The Mandelbrot set is the most well-known fractal type. Although it is calculated by a simple formula, it is incredibly complex. As you zoom in, more and more ever-changing detail becomes visible, such as little "baby" Mandelbrot sets and all kinds of spirals.

Because the Mandelbrot set lends itself well to basic zooming and exploring, it is a good starting point if you are new to fractals. It is available as a fractal formula in Standard.ufm and as a fractal formula plug-in in Standard.ulb.

The formula provides the following parameters:

Starting point |
For the standard Mandelbrot set, this should be set to (0, 0). Other values create distorted shapes that can be interesting, but they are usually not as well-formed as the standard set. Try (0, -0.6), for example. |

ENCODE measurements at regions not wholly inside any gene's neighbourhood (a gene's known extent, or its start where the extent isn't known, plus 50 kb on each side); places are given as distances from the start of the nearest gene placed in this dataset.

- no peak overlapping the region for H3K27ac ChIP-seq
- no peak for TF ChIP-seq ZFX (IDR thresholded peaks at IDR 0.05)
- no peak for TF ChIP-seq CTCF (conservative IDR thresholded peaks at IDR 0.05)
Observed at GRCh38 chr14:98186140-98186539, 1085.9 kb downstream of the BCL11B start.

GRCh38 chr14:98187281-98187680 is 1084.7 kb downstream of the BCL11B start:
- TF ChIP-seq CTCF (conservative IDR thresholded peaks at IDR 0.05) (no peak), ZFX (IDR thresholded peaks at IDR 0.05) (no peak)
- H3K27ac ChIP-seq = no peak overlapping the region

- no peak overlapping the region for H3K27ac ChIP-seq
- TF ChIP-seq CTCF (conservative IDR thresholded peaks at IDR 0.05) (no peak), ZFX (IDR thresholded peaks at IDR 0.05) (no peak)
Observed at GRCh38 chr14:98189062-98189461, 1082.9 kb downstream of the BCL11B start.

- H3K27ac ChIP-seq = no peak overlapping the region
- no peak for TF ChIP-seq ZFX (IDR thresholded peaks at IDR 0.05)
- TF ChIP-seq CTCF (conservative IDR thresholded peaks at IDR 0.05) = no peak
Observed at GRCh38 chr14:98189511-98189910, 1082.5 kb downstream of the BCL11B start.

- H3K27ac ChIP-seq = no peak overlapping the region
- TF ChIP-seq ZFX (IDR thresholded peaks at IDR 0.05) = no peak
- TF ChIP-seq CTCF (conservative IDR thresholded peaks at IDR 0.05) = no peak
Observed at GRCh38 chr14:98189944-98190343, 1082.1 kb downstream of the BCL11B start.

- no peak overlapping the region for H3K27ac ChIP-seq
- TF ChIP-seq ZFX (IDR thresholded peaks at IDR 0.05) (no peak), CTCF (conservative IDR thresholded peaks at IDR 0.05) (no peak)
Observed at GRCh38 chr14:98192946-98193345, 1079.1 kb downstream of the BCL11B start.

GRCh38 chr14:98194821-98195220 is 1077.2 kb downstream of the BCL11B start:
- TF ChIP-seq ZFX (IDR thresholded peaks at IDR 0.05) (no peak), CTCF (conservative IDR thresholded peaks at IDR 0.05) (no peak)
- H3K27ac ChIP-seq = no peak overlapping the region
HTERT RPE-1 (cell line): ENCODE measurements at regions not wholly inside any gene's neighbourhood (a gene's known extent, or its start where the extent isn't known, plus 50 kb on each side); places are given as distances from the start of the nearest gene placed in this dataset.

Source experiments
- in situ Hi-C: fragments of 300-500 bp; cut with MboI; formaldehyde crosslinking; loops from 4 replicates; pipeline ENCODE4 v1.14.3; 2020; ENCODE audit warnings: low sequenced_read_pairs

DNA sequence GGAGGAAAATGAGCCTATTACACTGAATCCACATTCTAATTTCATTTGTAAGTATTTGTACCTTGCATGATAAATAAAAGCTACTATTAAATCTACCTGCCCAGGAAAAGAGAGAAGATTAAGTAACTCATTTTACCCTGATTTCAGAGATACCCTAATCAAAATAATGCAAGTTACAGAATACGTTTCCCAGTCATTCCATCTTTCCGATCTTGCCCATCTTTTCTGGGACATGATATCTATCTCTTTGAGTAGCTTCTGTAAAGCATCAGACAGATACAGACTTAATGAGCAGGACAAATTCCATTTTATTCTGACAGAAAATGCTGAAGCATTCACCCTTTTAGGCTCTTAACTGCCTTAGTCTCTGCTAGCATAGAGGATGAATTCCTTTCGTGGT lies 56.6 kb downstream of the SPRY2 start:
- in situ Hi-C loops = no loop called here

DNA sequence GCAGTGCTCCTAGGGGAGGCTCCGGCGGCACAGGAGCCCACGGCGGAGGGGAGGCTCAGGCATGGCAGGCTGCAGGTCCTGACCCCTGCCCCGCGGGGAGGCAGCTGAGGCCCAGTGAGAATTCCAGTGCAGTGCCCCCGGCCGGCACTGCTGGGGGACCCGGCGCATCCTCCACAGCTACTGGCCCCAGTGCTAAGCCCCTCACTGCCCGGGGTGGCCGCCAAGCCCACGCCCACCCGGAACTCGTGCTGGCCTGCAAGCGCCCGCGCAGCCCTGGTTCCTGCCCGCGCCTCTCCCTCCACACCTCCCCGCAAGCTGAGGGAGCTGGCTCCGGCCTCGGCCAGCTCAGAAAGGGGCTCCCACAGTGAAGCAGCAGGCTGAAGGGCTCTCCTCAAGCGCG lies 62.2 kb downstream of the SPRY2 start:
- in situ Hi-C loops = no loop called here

Power |
Specifies the exponent. The default value is (2, 0), resulting in the classic equation. Try (3, 0) and (4, 0) and so on to increase the number of main "buds". Non-integer values for the real part of the exponent will interpolate between these well-formed sets. If the imaginary part is not zero, the fractal will be further distorted. |

Bailout value |
Specifies the magnitude of z that will cause the formula to stop iterating. To obtain the "true" Mandelbrot set, this should be set to 4 or larger. Larger values tend to smooth the outside areas. With the Basic coloring algorithm and the Color Density set to 4, try the bail-out values 4 and then 16 to see the difference. Some coloring algorithms require specific bail-out values for good results. |

**Notes**

- The Mandelbrot set is also available as a more efficient built-in formula with fewer options. See Mandelbrot (Built-in).
- The Mandelbrot set also acts as a map of Julia sets. Use Switch mode to switch to related Julia sets.

**See Also**

The Mandelbrot set

Standard formulas